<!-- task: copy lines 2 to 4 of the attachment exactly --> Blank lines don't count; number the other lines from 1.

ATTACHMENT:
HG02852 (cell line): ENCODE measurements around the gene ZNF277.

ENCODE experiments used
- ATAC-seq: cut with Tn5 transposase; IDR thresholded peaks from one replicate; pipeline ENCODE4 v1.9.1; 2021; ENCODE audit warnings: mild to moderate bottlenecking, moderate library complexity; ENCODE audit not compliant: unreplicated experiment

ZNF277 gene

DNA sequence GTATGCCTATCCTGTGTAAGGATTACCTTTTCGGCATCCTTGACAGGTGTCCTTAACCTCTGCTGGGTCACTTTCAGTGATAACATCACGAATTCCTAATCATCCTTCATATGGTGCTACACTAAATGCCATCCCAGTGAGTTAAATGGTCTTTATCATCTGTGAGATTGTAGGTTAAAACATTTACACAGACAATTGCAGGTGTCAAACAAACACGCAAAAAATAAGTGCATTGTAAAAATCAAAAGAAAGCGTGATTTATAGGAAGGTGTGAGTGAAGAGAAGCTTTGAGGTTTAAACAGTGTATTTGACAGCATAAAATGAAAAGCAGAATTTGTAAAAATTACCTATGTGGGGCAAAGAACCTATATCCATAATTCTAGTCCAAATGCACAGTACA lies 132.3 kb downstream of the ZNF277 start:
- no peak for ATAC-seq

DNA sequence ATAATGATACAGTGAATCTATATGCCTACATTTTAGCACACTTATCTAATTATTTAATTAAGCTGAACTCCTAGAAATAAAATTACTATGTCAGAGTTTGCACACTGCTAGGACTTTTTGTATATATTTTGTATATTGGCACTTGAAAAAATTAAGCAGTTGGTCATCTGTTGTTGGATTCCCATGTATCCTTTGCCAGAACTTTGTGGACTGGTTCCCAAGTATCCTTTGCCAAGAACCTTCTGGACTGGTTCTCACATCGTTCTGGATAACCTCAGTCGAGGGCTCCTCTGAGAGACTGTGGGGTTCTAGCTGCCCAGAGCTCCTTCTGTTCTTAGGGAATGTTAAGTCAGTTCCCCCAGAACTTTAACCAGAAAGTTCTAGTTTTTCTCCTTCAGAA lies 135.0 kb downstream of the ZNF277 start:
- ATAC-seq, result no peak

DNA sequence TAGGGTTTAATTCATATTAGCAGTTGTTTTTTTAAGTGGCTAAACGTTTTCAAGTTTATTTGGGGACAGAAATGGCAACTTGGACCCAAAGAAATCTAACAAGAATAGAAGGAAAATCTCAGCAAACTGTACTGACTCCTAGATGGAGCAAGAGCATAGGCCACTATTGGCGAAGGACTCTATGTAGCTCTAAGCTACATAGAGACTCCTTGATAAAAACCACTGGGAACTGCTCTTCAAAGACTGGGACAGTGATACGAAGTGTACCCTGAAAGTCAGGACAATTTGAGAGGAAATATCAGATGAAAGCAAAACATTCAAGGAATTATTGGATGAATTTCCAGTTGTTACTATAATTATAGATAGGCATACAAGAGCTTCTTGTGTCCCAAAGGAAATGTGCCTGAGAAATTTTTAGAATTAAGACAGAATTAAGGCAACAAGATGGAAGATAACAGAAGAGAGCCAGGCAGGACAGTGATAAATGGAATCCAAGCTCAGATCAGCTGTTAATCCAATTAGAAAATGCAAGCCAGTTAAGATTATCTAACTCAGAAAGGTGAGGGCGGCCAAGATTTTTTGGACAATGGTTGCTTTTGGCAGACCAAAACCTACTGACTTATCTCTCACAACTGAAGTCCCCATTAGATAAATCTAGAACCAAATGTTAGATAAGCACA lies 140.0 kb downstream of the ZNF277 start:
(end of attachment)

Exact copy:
ENCODE experiments used
- ATAC-seq: cut with Tn5 transposase; IDR thresholded peaks from one replicate; pipeline ENCODE4 v1.9.1; 2021; ENCODE audit warnings: mild to moderate bottlenecking, moderate library complexity; ENCODE audit not compliant: unreplicated experiment

ZNF277 gene